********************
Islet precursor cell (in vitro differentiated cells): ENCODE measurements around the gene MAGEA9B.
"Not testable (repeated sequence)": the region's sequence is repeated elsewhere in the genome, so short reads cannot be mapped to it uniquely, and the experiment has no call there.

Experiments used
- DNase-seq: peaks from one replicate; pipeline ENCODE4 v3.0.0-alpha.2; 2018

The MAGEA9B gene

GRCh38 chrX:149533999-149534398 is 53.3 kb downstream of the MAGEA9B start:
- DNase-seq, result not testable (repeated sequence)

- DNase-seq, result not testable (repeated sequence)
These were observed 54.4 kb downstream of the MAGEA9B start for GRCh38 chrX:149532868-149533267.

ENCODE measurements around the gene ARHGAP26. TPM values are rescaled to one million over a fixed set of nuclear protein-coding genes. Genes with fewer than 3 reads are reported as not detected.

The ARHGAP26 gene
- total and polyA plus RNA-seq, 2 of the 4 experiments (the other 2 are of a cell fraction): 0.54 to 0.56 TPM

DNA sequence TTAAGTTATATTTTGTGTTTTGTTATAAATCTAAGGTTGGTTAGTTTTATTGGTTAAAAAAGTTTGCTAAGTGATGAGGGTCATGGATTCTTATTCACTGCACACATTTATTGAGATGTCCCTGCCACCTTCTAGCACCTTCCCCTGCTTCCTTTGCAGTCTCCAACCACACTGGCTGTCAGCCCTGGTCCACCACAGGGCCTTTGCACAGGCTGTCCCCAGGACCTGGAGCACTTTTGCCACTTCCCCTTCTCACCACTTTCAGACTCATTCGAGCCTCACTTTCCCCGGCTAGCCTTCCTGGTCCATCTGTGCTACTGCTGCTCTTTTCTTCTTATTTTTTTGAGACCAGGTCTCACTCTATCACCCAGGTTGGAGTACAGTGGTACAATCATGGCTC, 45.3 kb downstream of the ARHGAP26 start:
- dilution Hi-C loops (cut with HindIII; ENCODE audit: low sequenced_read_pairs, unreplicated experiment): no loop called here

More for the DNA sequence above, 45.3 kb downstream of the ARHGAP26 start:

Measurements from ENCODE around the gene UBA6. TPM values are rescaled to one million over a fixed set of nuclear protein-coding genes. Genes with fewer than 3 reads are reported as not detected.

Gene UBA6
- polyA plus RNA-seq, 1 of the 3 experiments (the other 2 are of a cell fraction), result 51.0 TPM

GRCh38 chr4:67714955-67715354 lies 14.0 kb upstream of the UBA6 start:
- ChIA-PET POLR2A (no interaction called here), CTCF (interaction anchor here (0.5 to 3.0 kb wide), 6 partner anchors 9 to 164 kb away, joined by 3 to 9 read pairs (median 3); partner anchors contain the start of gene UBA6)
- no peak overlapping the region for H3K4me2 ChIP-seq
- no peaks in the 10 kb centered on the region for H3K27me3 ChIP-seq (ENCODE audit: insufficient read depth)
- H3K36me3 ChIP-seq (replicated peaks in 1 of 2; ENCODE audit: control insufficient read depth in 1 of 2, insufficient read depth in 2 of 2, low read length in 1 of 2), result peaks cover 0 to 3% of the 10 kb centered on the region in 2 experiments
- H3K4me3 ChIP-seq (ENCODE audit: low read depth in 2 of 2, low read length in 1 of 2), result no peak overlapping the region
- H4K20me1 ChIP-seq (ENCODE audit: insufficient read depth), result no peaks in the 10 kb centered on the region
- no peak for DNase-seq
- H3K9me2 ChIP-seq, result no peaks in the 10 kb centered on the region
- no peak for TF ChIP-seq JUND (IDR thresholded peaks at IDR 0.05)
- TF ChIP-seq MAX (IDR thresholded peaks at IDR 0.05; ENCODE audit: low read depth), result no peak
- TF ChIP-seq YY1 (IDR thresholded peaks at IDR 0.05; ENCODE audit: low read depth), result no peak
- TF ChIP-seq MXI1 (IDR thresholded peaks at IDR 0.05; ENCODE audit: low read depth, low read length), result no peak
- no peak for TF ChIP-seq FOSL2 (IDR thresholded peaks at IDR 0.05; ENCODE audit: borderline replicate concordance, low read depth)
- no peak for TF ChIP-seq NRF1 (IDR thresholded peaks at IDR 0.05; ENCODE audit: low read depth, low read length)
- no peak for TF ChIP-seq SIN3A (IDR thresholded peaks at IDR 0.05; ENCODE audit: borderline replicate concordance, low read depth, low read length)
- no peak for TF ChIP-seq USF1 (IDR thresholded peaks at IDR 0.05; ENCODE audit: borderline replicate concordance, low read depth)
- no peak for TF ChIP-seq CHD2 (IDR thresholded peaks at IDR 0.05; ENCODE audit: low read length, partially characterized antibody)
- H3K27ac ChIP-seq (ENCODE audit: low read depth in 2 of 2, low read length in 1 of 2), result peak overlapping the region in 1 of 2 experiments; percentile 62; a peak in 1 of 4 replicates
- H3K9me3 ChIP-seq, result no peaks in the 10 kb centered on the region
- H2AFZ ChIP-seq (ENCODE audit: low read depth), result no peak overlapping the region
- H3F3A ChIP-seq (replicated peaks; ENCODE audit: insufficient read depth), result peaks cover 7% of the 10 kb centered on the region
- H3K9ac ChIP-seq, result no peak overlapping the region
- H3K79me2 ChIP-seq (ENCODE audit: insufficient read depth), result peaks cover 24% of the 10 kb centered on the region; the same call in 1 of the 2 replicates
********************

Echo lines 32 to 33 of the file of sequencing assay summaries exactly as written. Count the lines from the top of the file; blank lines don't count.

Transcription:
- no peak for TF ChIP-seq FOSL2 (IDR thresholded peaks at IDR 0.05; ENCODE audit: borderline replicate concordance, low read depth)
- no peak for TF ChIP-seq NRF1 (IDR thresholded peaks at IDR 0.05; ENCODE audit: low read depth, low read length)